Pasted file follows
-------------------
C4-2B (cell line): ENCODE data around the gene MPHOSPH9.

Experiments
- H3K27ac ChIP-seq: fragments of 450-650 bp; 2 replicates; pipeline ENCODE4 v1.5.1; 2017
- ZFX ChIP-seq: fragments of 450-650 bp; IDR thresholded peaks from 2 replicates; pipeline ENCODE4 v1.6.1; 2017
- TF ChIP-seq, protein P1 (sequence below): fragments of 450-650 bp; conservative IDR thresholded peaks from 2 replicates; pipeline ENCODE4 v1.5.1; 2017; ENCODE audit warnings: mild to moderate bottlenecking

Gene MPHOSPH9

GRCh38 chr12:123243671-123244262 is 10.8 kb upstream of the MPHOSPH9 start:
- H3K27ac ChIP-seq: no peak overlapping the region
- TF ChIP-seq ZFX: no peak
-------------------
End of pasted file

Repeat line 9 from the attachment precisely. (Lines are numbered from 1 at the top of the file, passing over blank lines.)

- TF ChIP-seq ZFX: no peak